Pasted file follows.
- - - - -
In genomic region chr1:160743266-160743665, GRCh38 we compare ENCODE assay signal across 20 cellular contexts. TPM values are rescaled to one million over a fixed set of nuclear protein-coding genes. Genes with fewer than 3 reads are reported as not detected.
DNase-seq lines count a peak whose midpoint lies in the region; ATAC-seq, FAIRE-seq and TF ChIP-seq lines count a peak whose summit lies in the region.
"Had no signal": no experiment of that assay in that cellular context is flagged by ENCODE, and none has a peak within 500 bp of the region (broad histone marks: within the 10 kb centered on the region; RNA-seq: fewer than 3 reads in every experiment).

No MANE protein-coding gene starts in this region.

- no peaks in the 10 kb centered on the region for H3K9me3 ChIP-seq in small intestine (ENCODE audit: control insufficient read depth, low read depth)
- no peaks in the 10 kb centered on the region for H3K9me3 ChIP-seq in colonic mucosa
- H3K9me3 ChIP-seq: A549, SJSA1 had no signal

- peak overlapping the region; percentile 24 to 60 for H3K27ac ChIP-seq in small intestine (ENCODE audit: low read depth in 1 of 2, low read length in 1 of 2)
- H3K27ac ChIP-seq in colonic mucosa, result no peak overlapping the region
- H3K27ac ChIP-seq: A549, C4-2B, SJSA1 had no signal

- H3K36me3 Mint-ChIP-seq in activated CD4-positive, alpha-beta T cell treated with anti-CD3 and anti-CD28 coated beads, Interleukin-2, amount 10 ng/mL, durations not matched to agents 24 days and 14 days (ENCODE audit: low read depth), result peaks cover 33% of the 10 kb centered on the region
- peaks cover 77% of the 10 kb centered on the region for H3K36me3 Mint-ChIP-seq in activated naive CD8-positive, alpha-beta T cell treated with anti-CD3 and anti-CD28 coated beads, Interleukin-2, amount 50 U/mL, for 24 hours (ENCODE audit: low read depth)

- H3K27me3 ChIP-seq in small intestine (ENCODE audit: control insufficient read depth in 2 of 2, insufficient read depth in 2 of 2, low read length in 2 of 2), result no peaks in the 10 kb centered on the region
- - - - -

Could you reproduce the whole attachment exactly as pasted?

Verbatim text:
In genomic region chr1:160743266-160743665, GRCh38 we compare ENCODE assay signal across 20 cellular contexts. TPM values are rescaled to one million over a fixed set of nuclear protein-coding genes. Genes with fewer than 3 reads are reported as not detected.
DNase-seq lines count a peak whose midpoint lies in the region; ATAC-seq, FAIRE-seq and TF ChIP-seq lines count a peak whose summit lies in the region.
"Had no signal": no experiment of that assay in that cellular context is flagged by ENCODE, and none has a peak within 500 bp of the region (broad histone marks: within the 10 kb centered on the region; RNA-seq: fewer than 3 reads in every experiment).

No MANE protein-coding gene starts in this region.

- no peaks in the 10 kb centered on the region for H3K9me3 ChIP-seq in small intestine (ENCODE audit: control insufficient read depth, low read depth)
- no peaks in the 10 kb centered on the region for H3K9me3 ChIP-seq in colonic mucosa
- H3K9me3 ChIP-seq: A549, SJSA1 had no signal

- peak overlapping the region; percentile 24 to 60 for H3K27ac ChIP-seq in small intestine (ENCODE audit: low read depth in 1 of 2, low read length in 1 of 2)
- H3K27ac ChIP-seq in colonic mucosa, result no peak overlapping the region
- H3K27ac ChIP-seq: A549, C4-2B, SJSA1 had no signal

- H3K36me3 Mint-ChIP-seq in activated CD4-positive, alpha-beta T cell treated with anti-CD3 and anti-CD28 coated beads, Interleukin-2, amount 10 ng/mL, durations not matched to agents 24 days and 14 days (ENCODE audit: low read depth), result peaks cover 33% of the 10 kb centered on the region
- peaks cover 77% of the 10 kb centered on the region for H3K36me3 Mint-ChIP-seq in activated naive CD8-positive, alpha-beta T cell treated with anti-CD3 and anti-CD28 coated beads, Interleukin-2, amount 50 U/mL, for 24 hours (ENCODE audit: low read depth)

- H3K27me3 ChIP-seq in small intestine (ENCODE audit: control insufficient read depth in 2 of 2, insufficient read depth in 2 of 2, low read length in 2 of 2), result no peaks in the 10 kb centered on the region